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Dave Barry Dishes on 'Generation Text'

From letters to travel, this dad has an opinion about everything

Dave Barry, Comedien, Sitting, Portrait, AARP Interview


Humorist Dave Barry's latest book is "You Can Date Boys When You're Forty."

Dave Barry is nothing if not irreverent. In countless newspaper columns and 30-plus books over more than three decades of writing, he has used humor and insightful observation of everyday life to amuse those who are fans already and bring new readers into his tent.

See also: If Dave Barry ran the world

He gave up writing a weekly column for the Miami Herald almost a decade ago, but he still keeps readers laughing with his annual Year in Review columns. And he is no less a witness to popular trends and culture, as is clear in his newest book, You Can Date Boys When You're Forty, out this month. Here, a few excerpts from that work.

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The Post Office

Many younger people have never sent a letter. When my son, Rob, was in college, he had to send a letter for some reason that I don't remember. What I do remember is that he called me to ask some technical questions such as (I am not making any of these questions up):

  • Where could he get a stamp?
  • Were there different kinds of stamps?
  • Well then, which one should he buy?
  • How much would it cost?
  • What should he physically do with the letter when it was finally ready to go?

Rob was quite annoyed that the letter-mailing procedure was so complicated. He felt about it pretty much the way I feel about doing my taxes. Which is why Generation Text doesn't send letters, and as I say, everyone else has pretty much stopped, too. Which means that all you get in the mail these days is bills and big wads of advertising crap that you immediately throw away. Whenever I read one of those stories about a mail carrier who, instead of delivering the mail, has been putting it in dumpsters, I think: Why can't MY mail carrier do that?

Reading Habits

Every day I get the newspaper (which, for you younger readers, is a paper with news written on it) and I check the obituaries to see how many of that day's deceased were younger than I am. That gives me one number, which we will call X. Then I check the People page to see how many of the people who qualify as People and who have birthdays that day — indicating that they are still alive — are older than I am. This gives me another number, which we will also call X because at our age we have trouble remembering things. If the first X is smaller than the second X, then it was a good morning of newspaper reading. But most of the time, the first X is bigger. Sometimes the second X is zero: Not a single People-worthy birthday person is older than I am. On those days, I put down the newspaper and slowly chew my soy-based meat-free sausage with the realization that it could, statistically, be my last breakfast ever.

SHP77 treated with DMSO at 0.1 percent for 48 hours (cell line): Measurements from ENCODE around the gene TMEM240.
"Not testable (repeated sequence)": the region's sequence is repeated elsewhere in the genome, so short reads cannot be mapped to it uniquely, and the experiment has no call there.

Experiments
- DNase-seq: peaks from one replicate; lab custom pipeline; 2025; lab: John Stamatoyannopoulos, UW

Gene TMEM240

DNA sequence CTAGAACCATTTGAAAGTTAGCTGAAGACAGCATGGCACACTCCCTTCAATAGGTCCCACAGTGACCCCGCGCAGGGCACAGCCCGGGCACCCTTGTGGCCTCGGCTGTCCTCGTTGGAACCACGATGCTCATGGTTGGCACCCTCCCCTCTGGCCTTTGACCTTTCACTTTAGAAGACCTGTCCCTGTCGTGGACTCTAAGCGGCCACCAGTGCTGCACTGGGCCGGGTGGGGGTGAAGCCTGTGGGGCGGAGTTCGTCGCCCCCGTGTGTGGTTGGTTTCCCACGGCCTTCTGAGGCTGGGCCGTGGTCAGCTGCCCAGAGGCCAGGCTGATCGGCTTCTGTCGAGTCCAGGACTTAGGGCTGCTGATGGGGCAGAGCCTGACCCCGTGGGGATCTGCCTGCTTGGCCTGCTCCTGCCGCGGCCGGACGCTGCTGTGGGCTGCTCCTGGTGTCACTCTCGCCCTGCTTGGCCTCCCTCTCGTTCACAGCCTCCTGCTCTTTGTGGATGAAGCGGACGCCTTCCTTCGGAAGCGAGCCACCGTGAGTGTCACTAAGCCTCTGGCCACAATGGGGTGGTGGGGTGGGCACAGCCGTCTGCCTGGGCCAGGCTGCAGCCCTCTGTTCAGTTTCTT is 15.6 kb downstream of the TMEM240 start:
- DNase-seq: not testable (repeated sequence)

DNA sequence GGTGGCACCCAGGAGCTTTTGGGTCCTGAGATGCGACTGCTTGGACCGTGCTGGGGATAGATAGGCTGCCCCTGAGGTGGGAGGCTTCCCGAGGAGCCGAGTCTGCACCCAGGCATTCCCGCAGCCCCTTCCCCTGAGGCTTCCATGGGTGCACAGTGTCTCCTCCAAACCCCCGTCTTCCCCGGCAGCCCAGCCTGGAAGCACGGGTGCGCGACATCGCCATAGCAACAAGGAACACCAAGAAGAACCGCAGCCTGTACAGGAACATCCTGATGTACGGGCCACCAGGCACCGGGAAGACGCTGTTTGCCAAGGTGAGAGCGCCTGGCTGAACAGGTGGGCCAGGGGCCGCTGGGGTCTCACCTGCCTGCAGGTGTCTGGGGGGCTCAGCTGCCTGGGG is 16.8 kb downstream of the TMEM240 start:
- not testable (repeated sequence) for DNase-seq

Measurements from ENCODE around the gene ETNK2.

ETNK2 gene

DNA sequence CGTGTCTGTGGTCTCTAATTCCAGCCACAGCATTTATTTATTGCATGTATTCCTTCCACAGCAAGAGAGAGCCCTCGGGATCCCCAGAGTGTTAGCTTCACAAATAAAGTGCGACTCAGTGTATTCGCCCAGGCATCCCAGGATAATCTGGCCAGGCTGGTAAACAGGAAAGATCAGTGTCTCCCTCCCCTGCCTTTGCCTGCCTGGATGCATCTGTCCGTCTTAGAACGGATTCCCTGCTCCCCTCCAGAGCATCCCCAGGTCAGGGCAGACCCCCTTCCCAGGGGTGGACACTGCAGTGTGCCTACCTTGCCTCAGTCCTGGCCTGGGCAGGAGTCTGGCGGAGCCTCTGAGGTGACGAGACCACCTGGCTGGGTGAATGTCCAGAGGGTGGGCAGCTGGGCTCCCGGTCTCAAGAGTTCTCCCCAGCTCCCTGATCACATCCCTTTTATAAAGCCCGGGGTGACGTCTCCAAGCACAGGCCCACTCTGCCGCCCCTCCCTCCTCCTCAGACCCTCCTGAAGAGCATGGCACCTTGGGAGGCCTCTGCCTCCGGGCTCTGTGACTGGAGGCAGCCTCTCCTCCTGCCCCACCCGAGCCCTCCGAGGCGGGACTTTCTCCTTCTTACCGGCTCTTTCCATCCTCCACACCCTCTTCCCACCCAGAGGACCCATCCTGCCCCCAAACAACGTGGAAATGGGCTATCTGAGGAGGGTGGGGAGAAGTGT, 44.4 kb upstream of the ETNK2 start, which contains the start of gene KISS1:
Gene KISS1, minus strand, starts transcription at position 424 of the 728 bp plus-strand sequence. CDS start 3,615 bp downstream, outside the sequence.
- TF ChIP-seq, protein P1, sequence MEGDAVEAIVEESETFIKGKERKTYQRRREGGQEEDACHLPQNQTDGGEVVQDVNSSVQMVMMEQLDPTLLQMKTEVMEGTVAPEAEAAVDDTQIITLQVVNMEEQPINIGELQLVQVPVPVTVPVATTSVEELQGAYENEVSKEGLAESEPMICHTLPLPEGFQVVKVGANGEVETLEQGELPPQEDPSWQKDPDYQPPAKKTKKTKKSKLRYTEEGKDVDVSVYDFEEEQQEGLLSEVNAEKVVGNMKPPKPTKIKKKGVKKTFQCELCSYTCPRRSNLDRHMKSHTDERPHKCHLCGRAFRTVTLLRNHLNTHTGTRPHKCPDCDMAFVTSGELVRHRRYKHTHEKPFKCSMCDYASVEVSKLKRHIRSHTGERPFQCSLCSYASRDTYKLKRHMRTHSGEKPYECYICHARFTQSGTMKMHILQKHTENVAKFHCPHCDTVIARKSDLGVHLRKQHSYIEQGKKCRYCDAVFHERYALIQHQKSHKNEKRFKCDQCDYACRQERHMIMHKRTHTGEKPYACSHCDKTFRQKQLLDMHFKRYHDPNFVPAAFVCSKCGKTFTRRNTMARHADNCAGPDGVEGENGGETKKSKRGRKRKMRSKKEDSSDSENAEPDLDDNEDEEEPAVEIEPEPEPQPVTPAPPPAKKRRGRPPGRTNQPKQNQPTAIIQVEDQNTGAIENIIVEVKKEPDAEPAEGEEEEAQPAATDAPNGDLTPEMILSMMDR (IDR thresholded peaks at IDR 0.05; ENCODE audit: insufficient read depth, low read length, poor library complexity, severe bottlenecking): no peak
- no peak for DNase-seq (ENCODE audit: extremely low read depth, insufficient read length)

Travel Advice

So you're planning to take an airplane trip. Good for you! Every year, millions of people "take to the skies" for business or pleasure, and statistically only a small percentage of them are killed.

Nevertheless, if this is your first flight, or you haven't flown in a while, or you're simply one of the many stupid people found in airports, you're probably unsure about what to expect. So let's review the basics:

Q. I have an infant or small child. Are there any special preparations I should make for flying?

A. Definitely. Before you leave home, gather together whatever toys, books or games you will need to keep your child occupied. Then remain home, occupying your child, until he or she is a minimum of sixteen years old.

Q. When should I leave for the airport?

A. You should already be at the airport.

Dating My Daughter

If it were up to me, our house would be surrounded by giant (but humane) traps baited with some kind of bait that would be attractive to thirteen-year-old boys, such as fireworks or shorts that are even baggier than the shorts they're already wearing. Every now and then we'd hear the loud THWONK of a steel door slamming shut, indicating that a thirteen-year-old boy had come too close to the house. I would then go outside, and, after a stern warning, drive the boy out to the Everglades and release him into the wild.

But my wife allows them to come in. She thinks it's OK if sometimes one of them watches TV with Sophie...

When my daughter can legally commence dating (February 24, 2040) I intend to monitor her closely. I intend to do this even if I am deceased. My last will and testament will contain instructions stating that if my daughter goes anywhere in a car with a male ... the urn containing my ashes shall be placed on the console between the passenger and driver's seats, along with a little placard that says "DON'T MIND ME! YOU KIDS HAVE FUN!" The urn will also have a siren that goes off periodically.

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